California causes of action are subject to various statutes of limitation.  Unless a plaintiff or petitioner files a complaint or other document asserting a cause of action within the applicable limitations period, the filing will be deemed time barred and subject to dismissal.  Under some circumstances, however, statutes of limitation may be tolled or suspended so as to extend the filing period.

When the COVID-19 pandemic caused court closures, the California Judicial Council responded with Emergency Rule 9, which tolled the statutes of limitation for civil actions from March 6, 2020 until 90 days after the Governor lifts the state of emergency, which will not occur until an unknown future date.

The initial emergency rule, issued April 6, has now been revised and partially clarified.  As California courts began to reopen in May, the Judicial Council chose to put a clearer endpoint on the tolling of limitations periods.  A memorandum from the Judicial Council provides background on the amended rule.

Amended Emergency Rule 9 of the California Rules of Court creates two tolling periods depending on the length of the pertinent statute of limitation.  Under Rule 9(a), statutes of limitations that exceed 180 days are tolled from April 6, 2020, until October 1, 2020.  Under Rule 9(b), statutes of limitations of up to 180 days are tolled from April 6, 2020, until August 3, 2020.

For example, California Code of Civil Procedure section 366.2 generally requires that claims arising from liabilities of decedents be filed within one year of the decedent’s death.  If Grandpa Larry died on July 1, 2019, the last day to file a complaint subject to section 366.2 ordinarily would be July 1, 2020.  However, under Rule 9, the limitations period is tolled from March 6, 2020 until October 1, 2020, a 178-day period.  When the clock begins to tick again in October, 116 days will remain on the limitations period such that the limitations period moves out from July 1, 2020 to January 25, 2021.

For those administering Grandpa Larry’s trust and/or estate, this means that they may have to delay closing out his financial affairs until the extended one-year period has run.  However, California law as to limitations periods in the trust and estate arena is complex and sometimes murky.  A creditor may have to file a claim in a probate proceeding before suing the personal representative of the estate, and such claims have additional timing constraints.  Accordingly, anyone who is considering making a claim or who may have to defend against one should consult with a California attorney about the particulars of their situation.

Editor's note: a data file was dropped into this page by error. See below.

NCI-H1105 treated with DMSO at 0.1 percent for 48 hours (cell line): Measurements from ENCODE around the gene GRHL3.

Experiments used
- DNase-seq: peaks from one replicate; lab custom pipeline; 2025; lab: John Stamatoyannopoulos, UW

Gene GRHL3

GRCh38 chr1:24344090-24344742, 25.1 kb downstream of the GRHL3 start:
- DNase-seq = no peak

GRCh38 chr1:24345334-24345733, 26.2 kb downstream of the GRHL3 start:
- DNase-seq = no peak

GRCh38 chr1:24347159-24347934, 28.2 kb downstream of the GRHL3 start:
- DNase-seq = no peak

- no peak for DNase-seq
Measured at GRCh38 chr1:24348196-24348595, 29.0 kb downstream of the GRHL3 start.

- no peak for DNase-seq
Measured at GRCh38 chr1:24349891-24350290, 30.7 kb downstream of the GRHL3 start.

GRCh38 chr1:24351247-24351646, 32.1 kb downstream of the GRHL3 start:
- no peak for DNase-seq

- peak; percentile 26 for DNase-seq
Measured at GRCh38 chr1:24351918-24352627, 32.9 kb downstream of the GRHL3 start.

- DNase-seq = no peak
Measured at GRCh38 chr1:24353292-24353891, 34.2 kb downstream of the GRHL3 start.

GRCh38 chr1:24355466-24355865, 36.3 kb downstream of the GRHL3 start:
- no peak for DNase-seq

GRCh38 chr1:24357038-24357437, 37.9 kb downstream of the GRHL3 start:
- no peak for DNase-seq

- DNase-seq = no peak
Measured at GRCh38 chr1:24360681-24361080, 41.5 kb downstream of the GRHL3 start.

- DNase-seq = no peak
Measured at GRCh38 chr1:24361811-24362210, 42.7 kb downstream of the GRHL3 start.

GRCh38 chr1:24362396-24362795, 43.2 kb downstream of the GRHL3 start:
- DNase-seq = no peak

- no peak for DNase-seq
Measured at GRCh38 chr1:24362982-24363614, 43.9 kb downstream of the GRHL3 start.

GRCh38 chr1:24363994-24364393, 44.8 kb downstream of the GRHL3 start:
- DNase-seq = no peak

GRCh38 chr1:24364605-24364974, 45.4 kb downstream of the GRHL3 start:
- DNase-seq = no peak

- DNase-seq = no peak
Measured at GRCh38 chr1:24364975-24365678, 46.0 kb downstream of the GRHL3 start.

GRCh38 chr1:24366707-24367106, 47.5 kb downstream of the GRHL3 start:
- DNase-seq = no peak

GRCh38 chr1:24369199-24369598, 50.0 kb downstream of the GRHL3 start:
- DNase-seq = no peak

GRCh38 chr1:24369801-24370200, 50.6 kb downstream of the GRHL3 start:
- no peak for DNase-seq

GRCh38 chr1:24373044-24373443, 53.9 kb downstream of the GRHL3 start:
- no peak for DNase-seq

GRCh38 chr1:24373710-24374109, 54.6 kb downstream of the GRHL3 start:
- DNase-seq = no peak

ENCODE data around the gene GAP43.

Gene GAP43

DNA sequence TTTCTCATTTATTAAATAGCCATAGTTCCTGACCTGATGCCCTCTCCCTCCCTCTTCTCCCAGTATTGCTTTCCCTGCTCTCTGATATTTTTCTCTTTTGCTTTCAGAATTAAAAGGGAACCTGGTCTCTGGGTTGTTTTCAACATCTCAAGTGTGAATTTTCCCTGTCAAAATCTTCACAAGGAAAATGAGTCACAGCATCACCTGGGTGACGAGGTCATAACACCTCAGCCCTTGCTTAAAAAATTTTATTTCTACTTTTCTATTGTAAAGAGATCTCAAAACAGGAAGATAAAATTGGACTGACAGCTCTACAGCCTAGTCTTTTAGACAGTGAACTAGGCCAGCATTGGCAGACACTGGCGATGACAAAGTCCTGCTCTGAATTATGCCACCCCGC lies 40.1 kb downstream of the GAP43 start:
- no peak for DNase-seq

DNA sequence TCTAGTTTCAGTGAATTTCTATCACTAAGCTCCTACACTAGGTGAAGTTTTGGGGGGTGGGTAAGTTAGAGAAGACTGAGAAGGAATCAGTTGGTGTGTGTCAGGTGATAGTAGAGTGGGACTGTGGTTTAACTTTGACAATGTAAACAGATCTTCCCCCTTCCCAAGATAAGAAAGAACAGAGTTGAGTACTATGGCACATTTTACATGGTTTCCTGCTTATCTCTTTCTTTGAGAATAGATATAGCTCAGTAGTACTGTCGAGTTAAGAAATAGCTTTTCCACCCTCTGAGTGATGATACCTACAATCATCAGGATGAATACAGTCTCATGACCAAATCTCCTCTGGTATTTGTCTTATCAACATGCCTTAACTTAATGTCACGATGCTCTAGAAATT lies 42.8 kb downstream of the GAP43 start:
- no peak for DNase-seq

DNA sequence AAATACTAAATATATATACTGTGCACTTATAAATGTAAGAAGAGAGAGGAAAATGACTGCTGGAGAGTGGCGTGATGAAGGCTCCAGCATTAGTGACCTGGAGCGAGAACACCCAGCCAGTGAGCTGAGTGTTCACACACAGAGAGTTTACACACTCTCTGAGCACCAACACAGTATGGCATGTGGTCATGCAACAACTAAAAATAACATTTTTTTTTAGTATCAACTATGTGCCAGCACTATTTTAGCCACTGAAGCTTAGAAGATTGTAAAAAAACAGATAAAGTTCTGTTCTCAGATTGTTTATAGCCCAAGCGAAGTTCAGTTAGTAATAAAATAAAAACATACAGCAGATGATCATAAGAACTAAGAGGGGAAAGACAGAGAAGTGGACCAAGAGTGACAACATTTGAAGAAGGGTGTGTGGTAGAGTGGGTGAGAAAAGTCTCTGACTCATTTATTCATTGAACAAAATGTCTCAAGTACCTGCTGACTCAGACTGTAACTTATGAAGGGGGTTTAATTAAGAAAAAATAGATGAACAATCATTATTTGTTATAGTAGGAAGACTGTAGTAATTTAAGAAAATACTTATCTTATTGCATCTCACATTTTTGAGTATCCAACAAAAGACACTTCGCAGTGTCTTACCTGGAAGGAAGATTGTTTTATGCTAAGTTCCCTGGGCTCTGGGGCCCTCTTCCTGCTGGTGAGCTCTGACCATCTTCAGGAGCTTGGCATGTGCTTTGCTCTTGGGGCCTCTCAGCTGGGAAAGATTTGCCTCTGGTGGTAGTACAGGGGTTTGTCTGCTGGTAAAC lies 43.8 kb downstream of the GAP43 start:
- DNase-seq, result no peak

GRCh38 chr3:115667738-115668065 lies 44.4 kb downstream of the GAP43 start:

Indeed, the impact of Rule 9 on the various deadlines and timetables in the Probate Code remains unclear.  In the Advisory Committee Comment, the Judicial Council explained that the rule “is intended to apply broadly to toll any statute of limitations on the filing of a pleading in court asserting a civil cause of action.”  Further, the Judicial Council clarified that the rule “applies to statutes of limitations on filing of causes of action in court found in codes other than the Code of Civil Procedure, including the limitations on causes of action found in, for example, the Family Code and Probate Code.”  But when is a statutory deadline or timetable a “statute of limitation” such that it falls within Rule 9?

When the Judicial Council circulated the proposed rule, commenters from the probate bar spoke up and requested clarification.  Many suggested that Rule 9 be expanded to include “any deadline for filing a petition, pleading or other document or taking an action as set forth under the Probate Code.”  The Judicial Council committee chairs declined this proposal.  In their memorandum, they acknowledged “some ambiguity as to whether certain deadlines in the Probate Code operate as statutes of limitations,” but concluded that this “is not an issue that should be addressed in a rule of court.”

Hence, it appears that Rule 9 will apply to deadlines in the Probate Code that may be classified as statutes of limitation on the filing of causes of action, but not to other time periods.  When parties object to the timeliness of filings, probate judges will be left to apply Rule 9 and determine how far it reaches into the nooks and crannies of the Probate Code.

Jeffrey Galvin is an attorney with Downey Brand LLP, based in Sacramento. He litigates trust and estate cases in Northern California, including disputes involving trust and probate administration, contests of trusts and wills, and financial elder abuse claims.